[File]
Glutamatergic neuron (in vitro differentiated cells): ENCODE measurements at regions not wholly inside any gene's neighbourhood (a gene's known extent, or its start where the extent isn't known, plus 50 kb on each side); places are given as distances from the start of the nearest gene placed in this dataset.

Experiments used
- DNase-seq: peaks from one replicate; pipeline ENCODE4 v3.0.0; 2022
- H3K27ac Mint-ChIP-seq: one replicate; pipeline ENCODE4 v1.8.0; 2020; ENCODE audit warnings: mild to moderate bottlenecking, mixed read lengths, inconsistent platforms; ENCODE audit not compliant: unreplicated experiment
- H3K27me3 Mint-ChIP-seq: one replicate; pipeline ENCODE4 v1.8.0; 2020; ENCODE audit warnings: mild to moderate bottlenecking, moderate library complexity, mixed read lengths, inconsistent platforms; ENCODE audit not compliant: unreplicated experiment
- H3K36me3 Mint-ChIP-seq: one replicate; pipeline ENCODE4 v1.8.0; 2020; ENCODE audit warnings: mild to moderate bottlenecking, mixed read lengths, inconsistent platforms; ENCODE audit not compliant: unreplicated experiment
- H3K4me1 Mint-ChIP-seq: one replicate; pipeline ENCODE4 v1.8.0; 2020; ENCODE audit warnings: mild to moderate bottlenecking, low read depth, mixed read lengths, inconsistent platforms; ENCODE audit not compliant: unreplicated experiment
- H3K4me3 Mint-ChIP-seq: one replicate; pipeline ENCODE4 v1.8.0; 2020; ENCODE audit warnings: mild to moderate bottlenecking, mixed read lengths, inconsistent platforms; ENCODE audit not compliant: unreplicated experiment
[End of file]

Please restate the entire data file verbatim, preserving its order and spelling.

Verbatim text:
Glutamatergic neuron (in vitro differentiated cells): ENCODE measurements at regions not wholly inside any gene's neighbourhood (a gene's known extent, or its start where the extent isn't known, plus 50 kb on each side); places are given as distances from the start of the nearest gene placed in this dataset.

Experiments used
- DNase-seq: peaks from one replicate; pipeline ENCODE4 v3.0.0; 2022
- H3K27ac Mint-ChIP-seq: one replicate; pipeline ENCODE4 v1.8.0; 2020; ENCODE audit warnings: mild to moderate bottlenecking, mixed read lengths, inconsistent platforms; ENCODE audit not compliant: unreplicated experiment
- H3K27me3 Mint-ChIP-seq: one replicate; pipeline ENCODE4 v1.8.0; 2020; ENCODE audit warnings: mild to moderate bottlenecking, moderate library complexity, mixed read lengths, inconsistent platforms; ENCODE audit not compliant: unreplicated experiment
- H3K36me3 Mint-ChIP-seq: one replicate; pipeline ENCODE4 v1.8.0; 2020; ENCODE audit warnings: mild to moderate bottlenecking, mixed read lengths, inconsistent platforms; ENCODE audit not compliant: unreplicated experiment
- H3K4me1 Mint-ChIP-seq: one replicate; pipeline ENCODE4 v1.8.0; 2020; ENCODE audit warnings: mild to moderate bottlenecking, low read depth, mixed read lengths, inconsistent platforms; ENCODE audit not compliant: unreplicated experiment
- H3K4me3 Mint-ChIP-seq: one replicate; pipeline ENCODE4 v1.8.0; 2020; ENCODE audit warnings: mild to moderate bottlenecking, mixed read lengths, inconsistent platforms; ENCODE audit not compliant: unreplicated experiment